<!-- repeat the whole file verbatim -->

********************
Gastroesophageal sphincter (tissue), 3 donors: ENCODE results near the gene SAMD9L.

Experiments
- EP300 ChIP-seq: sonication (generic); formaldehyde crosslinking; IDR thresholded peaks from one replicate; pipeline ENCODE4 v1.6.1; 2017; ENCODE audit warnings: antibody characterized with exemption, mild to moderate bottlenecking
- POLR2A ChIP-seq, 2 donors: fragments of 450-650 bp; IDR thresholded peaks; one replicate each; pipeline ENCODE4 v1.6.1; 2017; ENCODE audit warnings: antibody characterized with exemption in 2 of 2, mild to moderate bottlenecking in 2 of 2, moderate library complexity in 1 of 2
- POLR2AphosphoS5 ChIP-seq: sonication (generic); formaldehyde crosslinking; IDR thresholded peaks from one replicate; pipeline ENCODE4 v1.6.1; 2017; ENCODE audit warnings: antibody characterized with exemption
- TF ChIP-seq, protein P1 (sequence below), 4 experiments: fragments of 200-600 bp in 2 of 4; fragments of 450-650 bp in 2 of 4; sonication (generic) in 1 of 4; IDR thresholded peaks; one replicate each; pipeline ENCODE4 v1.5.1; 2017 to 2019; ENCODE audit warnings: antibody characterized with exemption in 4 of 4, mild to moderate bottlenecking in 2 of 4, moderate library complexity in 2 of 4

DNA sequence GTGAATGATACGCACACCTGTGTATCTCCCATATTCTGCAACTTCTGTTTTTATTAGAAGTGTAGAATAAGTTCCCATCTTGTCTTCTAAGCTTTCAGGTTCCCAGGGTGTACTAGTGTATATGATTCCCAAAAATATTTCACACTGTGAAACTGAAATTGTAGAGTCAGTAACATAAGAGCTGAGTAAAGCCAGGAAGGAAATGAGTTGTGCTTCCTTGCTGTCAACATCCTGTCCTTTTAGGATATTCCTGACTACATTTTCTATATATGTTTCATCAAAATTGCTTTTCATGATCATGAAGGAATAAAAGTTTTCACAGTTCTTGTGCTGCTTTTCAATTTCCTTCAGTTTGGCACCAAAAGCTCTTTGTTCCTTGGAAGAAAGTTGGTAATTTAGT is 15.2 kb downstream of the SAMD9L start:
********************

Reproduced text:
Gastroesophageal sphincter (tissue), 3 donors: ENCODE results near the gene SAMD9L.

Experiments
- EP300 ChIP-seq: sonication (generic); formaldehyde crosslinking; IDR thresholded peaks from one replicate; pipeline ENCODE4 v1.6.1; 2017; ENCODE audit warnings: antibody characterized with exemption, mild to moderate bottlenecking
- POLR2A ChIP-seq, 2 donors: fragments of 450-650 bp; IDR thresholded peaks; one replicate each; pipeline ENCODE4 v1.6.1; 2017; ENCODE audit warnings: antibody characterized with exemption in 2 of 2, mild to moderate bottlenecking in 2 of 2, moderate library complexity in 1 of 2
- POLR2AphosphoS5 ChIP-seq: sonication (generic); formaldehyde crosslinking; IDR thresholded peaks from one replicate; pipeline ENCODE4 v1.6.1; 2017; ENCODE audit warnings: antibody characterized with exemption
- TF ChIP-seq, protein P1 (sequence below), 4 experiments: fragments of 200-600 bp in 2 of 4; fragments of 450-650 bp in 2 of 4; sonication (generic) in 1 of 4; IDR thresholded peaks; one replicate each; pipeline ENCODE4 v1.5.1; 2017 to 2019; ENCODE audit warnings: antibody characterized with exemption in 4 of 4, mild to moderate bottlenecking in 2 of 4, moderate library complexity in 2 of 4

DNA sequence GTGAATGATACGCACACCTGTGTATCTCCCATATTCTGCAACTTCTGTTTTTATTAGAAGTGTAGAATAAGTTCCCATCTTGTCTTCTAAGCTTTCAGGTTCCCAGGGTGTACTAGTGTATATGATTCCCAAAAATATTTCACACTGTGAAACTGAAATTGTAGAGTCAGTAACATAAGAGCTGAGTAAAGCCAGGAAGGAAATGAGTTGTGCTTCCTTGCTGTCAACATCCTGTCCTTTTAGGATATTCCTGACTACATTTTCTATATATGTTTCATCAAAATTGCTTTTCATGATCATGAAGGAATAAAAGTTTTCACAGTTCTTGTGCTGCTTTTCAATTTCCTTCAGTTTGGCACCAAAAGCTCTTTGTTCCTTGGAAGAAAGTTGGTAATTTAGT is 15.2 kb downstream of the SAMD9L start: